Mutual Funds Can Improve Performance by Investing in Responsible Firms
Selecting mutual funds that screen irresponsible firms reduces portfolio diversity but can improve long-term financial performance.
Your firm's financial performance can be improved through socially responsible investing (SRI) - using mutual funds to invest in companies with strong CSR strategies that demonstrate responsible corporate citizenship.
A study by Michael Barnett
of Rutgers Business School
and Robert Salomon
of NYU's Stern School of Business
examines the relationship between SRI and financial results in mutual funds, measuring how social screening used by SRI funds affects financial performance.
Mutual funds that with SRI components often choose firms with good CSR - enforced environmental policies, a strong record of community involvement, and fair employee practices. However, if a fund's social performance criteria is too strict, it will exclude certain firms, leading to a less diversified portfolio and therefore greater risk on returns. Thus funds are also concerned with diversifying; fewer social responsibility screens mean stronger financial performance due to the ability to hedge greater risks with a more diverse portfolio. The funds that occupy the "middle ground" between these two extremes (e.g. using a medium social performance screen) yield relatively poor financial results.
The authors used modern portfolio and stakeholder theories to measure the link between financial and social performance in mutual funds practicing SRI. They conducted an empirical test on 61 SRI funds from 1972-2000. The US Social Investment Forum
(a national non-profit organization that encourages and promotes the growth of socially responsible investing) gave information about the number and type of screening strategies of funds. CRSP data tracked each fund's financial performance and was supplemented with mutual fund information from Weisenberger and ICDI (both mutual fund tracking services that provide a standard directory of information on mutual funds and their holdings).
Financial returns decline but eventually rebound as the number of social screens increases. SRI funds using few screens improve financial performance by becoming more diversified. Funds that use many social screens (e.g. 7-12 screens in this study) may benefit by eliminating underperforming firms.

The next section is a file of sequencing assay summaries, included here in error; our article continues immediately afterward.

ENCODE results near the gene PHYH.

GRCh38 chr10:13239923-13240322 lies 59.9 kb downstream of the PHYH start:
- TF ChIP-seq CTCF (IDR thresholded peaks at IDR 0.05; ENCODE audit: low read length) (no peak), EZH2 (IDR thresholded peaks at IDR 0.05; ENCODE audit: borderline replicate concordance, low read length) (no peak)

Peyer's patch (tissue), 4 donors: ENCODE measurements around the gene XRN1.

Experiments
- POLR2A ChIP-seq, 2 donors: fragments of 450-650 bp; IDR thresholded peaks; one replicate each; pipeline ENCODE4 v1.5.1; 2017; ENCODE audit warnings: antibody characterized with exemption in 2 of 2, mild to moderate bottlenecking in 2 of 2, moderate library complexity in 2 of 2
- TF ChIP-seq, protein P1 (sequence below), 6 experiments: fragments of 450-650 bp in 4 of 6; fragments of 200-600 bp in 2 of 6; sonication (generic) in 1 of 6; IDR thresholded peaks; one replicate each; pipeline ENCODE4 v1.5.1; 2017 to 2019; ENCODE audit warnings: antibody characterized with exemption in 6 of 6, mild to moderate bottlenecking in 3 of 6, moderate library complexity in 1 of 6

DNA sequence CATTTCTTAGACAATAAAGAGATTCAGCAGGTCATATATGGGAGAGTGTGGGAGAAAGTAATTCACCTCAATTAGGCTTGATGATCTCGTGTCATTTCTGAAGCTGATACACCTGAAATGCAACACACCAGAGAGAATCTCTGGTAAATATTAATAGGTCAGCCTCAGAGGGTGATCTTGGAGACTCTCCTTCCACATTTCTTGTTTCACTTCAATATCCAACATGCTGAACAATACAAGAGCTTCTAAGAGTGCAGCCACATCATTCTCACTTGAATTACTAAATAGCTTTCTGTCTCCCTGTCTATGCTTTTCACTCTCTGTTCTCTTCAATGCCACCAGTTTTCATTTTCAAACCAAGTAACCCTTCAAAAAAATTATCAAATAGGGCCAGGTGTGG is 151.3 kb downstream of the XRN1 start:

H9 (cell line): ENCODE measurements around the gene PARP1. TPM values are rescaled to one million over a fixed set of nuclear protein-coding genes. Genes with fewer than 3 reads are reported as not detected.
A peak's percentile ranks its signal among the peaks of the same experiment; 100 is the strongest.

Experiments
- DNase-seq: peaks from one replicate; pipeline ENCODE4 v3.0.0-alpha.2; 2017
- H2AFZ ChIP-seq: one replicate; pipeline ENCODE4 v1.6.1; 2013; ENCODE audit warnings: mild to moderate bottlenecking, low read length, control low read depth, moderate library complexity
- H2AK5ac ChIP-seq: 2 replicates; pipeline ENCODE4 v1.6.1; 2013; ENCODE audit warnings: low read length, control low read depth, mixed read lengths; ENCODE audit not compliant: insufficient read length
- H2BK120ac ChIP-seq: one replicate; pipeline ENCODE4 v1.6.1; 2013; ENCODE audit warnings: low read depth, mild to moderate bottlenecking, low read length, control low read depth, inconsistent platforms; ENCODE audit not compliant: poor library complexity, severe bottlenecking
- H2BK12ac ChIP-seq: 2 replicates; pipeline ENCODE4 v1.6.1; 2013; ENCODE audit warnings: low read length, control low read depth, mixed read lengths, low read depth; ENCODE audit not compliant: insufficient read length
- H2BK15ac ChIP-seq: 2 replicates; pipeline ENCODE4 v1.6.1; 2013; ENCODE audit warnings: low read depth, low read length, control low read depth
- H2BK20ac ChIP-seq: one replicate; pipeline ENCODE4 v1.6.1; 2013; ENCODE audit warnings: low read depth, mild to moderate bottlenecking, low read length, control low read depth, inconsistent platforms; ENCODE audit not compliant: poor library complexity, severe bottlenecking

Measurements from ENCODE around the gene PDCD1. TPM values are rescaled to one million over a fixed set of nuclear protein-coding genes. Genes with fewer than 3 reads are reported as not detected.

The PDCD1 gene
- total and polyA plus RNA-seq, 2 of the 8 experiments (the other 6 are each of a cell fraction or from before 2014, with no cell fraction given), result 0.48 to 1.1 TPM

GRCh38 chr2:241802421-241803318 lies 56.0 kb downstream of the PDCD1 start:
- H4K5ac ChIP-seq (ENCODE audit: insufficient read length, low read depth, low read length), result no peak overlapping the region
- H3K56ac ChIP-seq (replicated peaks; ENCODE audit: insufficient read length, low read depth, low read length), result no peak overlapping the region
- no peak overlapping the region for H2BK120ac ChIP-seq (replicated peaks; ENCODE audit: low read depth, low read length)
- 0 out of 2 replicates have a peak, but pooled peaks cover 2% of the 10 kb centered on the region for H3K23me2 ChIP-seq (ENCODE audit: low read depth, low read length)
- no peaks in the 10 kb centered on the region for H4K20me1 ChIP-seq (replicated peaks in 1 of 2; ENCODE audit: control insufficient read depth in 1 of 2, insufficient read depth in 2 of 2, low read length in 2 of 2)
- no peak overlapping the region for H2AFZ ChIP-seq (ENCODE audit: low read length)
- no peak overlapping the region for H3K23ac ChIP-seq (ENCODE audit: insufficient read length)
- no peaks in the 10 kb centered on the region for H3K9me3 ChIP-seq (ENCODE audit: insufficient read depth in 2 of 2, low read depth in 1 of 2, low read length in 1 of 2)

Community relations screening increases SRI funds' financial performance. Funds that include in their portfolio firms with good local community relationships perform better. They have fewer local restrictions, better access to skilled employees, and less criticism from activists, all of which reduce a firm's operating costs. Social responsibility screens based on labour relations and the environment, however, do not produce higher financial returns.
- From 1992 to 2000, screened SRIs received an average 1.6 per cent premium on financial returns per year compared to the market.
This research explains how portfolio and stakeholder theories can be complementary. However, the majority of funds examined were less than five years old, so long-term financial outcomes cannot be known. A firm's up-front investments in environmental improvements, for example, may take years to pay off. Researchers should also note that the market's preference for social screens may change in upcoming years. Future research can examine the merits of different types of screening strategies in more depth.
As a manager, you must either commit to broadly screening out socially irresponsible firms from your funds, keeping only top performers, or exclude very few firms to maintain your ability to diversify.
Be aware of changes in which social screens are being rewarded in the market, and pay attention to long-term trends since social initiatives may have extended payback periods.